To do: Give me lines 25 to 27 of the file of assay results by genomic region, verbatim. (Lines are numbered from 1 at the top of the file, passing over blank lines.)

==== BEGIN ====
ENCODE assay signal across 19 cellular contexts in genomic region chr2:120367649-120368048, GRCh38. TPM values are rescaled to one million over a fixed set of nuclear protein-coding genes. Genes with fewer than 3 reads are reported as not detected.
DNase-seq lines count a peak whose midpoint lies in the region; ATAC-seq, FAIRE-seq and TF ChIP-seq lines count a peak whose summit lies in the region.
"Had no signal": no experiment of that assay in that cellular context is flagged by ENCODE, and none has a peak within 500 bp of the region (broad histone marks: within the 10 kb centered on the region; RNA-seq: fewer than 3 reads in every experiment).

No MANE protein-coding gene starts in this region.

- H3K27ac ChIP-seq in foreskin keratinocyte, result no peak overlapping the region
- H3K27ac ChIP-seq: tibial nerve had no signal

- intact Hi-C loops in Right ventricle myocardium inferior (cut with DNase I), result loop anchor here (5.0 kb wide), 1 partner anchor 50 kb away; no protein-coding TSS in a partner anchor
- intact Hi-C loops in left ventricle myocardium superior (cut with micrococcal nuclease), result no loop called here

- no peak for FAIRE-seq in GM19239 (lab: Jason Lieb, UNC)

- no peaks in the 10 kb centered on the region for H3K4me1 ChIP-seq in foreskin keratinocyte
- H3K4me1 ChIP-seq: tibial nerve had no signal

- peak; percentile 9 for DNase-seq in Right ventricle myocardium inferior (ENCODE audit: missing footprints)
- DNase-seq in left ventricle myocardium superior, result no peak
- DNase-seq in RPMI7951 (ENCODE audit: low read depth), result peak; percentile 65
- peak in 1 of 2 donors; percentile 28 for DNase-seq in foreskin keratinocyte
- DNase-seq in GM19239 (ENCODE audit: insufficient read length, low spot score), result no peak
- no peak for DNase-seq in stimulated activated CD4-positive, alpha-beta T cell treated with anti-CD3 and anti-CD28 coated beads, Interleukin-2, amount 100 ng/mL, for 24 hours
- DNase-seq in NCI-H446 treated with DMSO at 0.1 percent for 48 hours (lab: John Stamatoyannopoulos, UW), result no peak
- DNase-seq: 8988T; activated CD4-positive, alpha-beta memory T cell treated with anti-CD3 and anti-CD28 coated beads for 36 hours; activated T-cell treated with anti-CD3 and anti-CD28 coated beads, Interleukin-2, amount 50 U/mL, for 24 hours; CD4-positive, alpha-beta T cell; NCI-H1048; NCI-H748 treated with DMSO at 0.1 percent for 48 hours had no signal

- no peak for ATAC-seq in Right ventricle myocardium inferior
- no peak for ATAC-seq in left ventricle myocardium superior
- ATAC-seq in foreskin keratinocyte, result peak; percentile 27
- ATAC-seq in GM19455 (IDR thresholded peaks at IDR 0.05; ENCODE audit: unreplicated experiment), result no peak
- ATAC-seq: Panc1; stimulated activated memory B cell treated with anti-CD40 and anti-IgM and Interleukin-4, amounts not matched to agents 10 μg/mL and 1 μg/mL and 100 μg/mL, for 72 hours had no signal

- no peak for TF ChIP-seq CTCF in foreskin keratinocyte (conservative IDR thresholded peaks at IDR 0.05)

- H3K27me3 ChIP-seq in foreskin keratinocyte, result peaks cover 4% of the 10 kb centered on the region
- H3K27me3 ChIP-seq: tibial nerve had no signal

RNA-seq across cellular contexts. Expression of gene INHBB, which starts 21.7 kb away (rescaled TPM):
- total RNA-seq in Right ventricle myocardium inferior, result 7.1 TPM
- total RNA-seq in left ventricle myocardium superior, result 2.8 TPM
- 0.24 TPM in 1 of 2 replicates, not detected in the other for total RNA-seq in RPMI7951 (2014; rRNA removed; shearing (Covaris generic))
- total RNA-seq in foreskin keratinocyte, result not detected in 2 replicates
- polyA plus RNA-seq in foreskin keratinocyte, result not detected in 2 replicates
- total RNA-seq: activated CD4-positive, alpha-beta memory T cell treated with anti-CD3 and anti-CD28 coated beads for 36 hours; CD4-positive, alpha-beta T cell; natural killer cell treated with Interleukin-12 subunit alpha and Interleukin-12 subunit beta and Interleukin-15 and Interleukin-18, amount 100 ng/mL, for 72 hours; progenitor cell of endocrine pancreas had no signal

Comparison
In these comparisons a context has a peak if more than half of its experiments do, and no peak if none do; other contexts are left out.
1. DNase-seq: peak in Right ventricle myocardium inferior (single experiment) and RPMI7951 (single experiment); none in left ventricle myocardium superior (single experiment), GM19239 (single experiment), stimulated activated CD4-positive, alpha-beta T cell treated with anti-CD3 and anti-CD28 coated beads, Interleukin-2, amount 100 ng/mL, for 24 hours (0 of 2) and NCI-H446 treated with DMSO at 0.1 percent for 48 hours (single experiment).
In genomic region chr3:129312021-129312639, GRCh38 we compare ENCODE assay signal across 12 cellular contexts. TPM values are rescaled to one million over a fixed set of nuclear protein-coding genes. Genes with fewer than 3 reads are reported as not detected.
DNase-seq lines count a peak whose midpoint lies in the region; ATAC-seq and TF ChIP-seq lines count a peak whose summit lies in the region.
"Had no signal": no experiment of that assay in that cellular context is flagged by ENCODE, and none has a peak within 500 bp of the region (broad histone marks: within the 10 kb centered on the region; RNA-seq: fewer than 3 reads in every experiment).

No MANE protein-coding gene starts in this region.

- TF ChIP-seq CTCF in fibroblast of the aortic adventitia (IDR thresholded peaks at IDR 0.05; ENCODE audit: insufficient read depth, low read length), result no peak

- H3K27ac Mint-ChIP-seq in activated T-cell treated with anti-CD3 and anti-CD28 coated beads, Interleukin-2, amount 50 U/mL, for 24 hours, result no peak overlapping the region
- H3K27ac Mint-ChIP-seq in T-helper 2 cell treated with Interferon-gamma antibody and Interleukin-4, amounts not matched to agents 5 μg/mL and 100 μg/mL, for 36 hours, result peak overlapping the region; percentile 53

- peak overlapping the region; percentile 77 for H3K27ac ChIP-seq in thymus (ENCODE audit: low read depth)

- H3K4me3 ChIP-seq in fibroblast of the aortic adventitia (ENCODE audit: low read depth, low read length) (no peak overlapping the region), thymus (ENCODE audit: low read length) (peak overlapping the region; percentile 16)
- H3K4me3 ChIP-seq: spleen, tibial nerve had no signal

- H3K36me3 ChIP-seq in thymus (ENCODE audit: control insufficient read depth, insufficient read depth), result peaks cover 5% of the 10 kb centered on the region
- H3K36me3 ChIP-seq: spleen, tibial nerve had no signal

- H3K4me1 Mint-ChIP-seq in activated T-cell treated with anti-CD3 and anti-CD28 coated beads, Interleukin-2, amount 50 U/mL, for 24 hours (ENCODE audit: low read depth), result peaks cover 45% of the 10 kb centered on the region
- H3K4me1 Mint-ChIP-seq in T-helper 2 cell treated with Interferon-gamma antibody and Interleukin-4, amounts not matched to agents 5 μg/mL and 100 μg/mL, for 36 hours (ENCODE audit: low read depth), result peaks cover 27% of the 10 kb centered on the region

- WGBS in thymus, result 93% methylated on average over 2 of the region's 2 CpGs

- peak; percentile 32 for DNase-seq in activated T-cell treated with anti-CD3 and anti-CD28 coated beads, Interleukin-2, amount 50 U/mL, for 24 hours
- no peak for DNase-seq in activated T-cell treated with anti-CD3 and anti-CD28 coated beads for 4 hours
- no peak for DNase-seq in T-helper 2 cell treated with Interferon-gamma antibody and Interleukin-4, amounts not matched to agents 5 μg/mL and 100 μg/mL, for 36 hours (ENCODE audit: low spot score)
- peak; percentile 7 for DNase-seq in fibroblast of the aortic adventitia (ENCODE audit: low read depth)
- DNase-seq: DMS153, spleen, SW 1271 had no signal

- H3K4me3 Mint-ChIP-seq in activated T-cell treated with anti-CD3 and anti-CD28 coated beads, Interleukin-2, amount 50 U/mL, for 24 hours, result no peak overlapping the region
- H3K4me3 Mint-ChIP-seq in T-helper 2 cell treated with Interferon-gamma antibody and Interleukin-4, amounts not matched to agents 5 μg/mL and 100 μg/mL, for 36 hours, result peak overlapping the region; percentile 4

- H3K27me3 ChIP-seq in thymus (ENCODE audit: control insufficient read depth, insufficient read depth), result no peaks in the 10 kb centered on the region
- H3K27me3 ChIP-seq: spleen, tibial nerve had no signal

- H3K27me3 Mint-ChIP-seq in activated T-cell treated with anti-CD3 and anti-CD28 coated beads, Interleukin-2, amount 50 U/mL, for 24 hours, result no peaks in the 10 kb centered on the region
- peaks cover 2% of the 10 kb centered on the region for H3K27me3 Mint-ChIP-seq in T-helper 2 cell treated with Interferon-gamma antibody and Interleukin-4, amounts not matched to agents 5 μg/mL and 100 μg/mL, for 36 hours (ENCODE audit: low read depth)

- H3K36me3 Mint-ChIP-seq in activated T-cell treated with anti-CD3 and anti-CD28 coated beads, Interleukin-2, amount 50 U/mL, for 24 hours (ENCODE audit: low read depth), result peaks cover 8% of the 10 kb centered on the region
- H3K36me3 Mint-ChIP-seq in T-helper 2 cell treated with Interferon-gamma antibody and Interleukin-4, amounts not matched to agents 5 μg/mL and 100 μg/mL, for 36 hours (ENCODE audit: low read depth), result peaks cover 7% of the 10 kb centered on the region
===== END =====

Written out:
- no peak for TF ChIP-seq CTCF in foreskin keratinocyte (conservative IDR thresholded peaks at IDR 0.05)

- H3K27me3 ChIP-seq in foreskin keratinocyte, result peaks cover 4% of the 10 kb centered on the region
- H3K27me3 ChIP-seq: tibial nerve had no signal